by Dave Ulrich
A new senior Chief Human Resources Officer from operations reflected on his first 90 days in the job. He noted that HR folks seemed consumed with improving talent processes. He observed that they had developed many good disciplines at bringing people into the organization and helping them be productive. He said that he felt that they were 65 to 75% up the “S-curve” of managing talent. But, he realized that the challenge in his organization was not about talent alone, but about building a culture. He shared that his organization was changing its business focus and merely getting good people into the organization was not enough; the organization needed to create a more adaptive culture. He believed the tag line, “culture eats strategy for lunch” and he felt that HR should be the steward of culture as well as talent.
In the last 15 to 20 years, leaders have been encouraged by remarkable work captured in the “war for talent.” (The book with that title, authored by Ed Michaels, Helen Handfield-Jones, and Beth Axelrod came out in 2001.) Many have built systems for bringing people into the organization (sourcing, having a value proposition), moving them through the organization (development, performance management, engagement), and removing them from the organization (outsourcing). The war for talent was a great battle, but we now need to turn to victory through organization. Talent is not enough. Individuals are champions, but teams with championships.
In today’s rapidly changing business world, the challenge of building the right organization complements and super-cedes the talent challenge. It is interesting to note that the Chartered Institute of Auditors has prepared recent documentation to help auditors monitor culture. Getting good people into the organization fails with creating a culture where people work hard on the right things. One of the challenges for HR professionals to facilitate building the right organization is that there are related concepts, terms, and prescriptions that require clarity. Are organizations to be thought of as resources, core competencies, health, climate, processes, values, shared mindsets, organization types, or systems?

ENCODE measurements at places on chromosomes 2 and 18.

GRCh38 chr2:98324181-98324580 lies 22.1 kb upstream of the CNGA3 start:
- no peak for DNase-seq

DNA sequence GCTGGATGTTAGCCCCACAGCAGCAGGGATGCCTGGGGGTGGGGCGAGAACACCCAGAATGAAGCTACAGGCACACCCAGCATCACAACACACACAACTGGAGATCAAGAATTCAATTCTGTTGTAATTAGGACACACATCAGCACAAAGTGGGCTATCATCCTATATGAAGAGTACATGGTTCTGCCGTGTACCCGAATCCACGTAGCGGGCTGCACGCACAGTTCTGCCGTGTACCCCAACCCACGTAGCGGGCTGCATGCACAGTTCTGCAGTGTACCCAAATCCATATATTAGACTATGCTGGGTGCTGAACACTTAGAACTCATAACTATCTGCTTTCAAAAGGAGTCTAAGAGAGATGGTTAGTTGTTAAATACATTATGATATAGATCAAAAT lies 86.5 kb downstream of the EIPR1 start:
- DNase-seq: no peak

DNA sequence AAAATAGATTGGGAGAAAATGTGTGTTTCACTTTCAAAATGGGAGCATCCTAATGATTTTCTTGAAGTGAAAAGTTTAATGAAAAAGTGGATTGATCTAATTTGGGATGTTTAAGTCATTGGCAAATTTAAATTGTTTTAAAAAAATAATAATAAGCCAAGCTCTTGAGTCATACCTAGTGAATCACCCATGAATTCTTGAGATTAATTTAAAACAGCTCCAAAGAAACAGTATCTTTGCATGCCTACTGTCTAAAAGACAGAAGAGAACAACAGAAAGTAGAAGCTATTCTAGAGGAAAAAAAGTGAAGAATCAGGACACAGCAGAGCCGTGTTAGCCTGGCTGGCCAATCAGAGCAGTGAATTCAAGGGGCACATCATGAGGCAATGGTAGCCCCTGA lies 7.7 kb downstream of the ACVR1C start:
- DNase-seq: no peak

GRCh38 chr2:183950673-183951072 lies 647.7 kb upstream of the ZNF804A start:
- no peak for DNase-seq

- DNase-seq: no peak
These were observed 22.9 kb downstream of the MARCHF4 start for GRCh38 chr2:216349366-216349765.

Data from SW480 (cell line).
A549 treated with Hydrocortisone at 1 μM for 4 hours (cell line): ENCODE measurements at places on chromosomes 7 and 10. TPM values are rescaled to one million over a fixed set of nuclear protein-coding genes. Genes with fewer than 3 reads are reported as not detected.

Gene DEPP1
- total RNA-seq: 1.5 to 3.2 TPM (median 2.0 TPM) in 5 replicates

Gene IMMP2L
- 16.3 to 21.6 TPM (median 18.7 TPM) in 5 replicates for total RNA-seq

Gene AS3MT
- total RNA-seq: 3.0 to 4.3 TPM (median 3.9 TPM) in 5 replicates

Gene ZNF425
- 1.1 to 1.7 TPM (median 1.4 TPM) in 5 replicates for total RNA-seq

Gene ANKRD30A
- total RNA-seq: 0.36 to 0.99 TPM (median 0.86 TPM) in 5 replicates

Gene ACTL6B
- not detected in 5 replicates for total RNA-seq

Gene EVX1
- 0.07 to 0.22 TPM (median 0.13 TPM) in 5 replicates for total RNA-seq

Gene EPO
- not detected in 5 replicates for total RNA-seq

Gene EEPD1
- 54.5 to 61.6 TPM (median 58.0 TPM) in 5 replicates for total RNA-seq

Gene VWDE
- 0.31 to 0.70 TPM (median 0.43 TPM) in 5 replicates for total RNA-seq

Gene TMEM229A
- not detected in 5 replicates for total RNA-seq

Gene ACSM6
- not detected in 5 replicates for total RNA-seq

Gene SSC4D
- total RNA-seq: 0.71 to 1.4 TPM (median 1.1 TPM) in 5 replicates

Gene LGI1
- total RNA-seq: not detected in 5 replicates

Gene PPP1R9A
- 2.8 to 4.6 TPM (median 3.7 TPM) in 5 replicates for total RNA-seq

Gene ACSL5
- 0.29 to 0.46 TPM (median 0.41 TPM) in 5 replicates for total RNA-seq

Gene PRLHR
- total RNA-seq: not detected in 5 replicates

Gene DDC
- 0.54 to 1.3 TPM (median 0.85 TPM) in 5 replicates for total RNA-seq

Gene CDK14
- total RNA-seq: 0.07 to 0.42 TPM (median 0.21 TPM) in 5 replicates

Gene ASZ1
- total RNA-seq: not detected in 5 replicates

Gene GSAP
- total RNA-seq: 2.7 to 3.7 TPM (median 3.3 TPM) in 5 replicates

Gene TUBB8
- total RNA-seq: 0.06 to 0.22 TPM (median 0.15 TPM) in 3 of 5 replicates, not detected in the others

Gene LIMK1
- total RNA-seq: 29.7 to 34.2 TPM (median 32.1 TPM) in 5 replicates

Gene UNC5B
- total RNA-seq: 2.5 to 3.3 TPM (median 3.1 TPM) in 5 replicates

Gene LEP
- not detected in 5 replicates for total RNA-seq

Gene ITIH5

With these confusing concepts, no wonder leaders have difficulty in creating competitive organizations. The concept clearly matters, but it seems impossible to articulate or define with any precision. Let me propose a three-step process for leaders to bring discipline to creating victory through organization.
First, organization capabilities represent what the organization is known for, what it is good at doing, and how it allocates resources to win in its market. Organizations should be defined less by their structure and more by their ability to establish the capabilities required to win—that is, to serve customers in ways that competitors can not readily copy. Organization capabilities might include ability to respond to or serve customers, drive efficiency, manage change, collaborate both inside and outside, innovate on products and business model, access information, and establish the right culture. Leaders can facilitate capability audits to determine if the organization has prioritized the right capabilities to win.
Second, culture represents the pattern of how people think and act in the organization. While organizations can have many capabilities, culture is likely to the key for future success. The right culture takes what the organization should be known for by key customers and uses this external identity to shape internal thought and action. Leaders can audit the extent to which an organization has the right culture.
Third, management actions can be identified and implemented to create and sustain the desired culture. My colleagues and I have classified these actions into intellectual, behavioral, and process agendas. Intellectual agendas ensure that managers create a shared culture inside and outside the organization; behavioral agendas show the extent to which all employees behave consistently with the desired culture; and process agendas institutionalize the culture through management practices.
The three dimensions in this organization logic parallel psychologists’ understanding of individuals. Individuals have personalities (parallel to organization capabilities) that have been categorized into the “Big 5”: openness, conscientiousness, extraversion, agreeableness, and neuroticism. These five personality traits capture domains that can be observed and measured. Individuals then have habits (organization culture or patterns) that determine how they approach life. Psychologists say that 50% to 80% of what people do come from habits or routines. These habits show up in how people think (cultural intellectual agenda), act (cultural behavioral agenda), and manage emotions or sentiment that signal and sustain behaviors (cultural process agenda). Psychologists who diagnose individuals look at each of the three levels (personality, habit, action); likewise HR professionals who assess organization can look at three levels (capability, culture, and management action).
The three steps are important ones. If leaders who manage talent, leadership, and culture bring similar rigor to organization as they have to talent and leadership, they will add even more value to their organizations. The wars for talent will be changed into victories through organization.
Dave Ulrich (email@example.com) is Rensis Likert Professor of Business at the University of Michigan and a Partner at the RBL Group. His latest book is Leadership Capital Index (Berrett Koehler, September).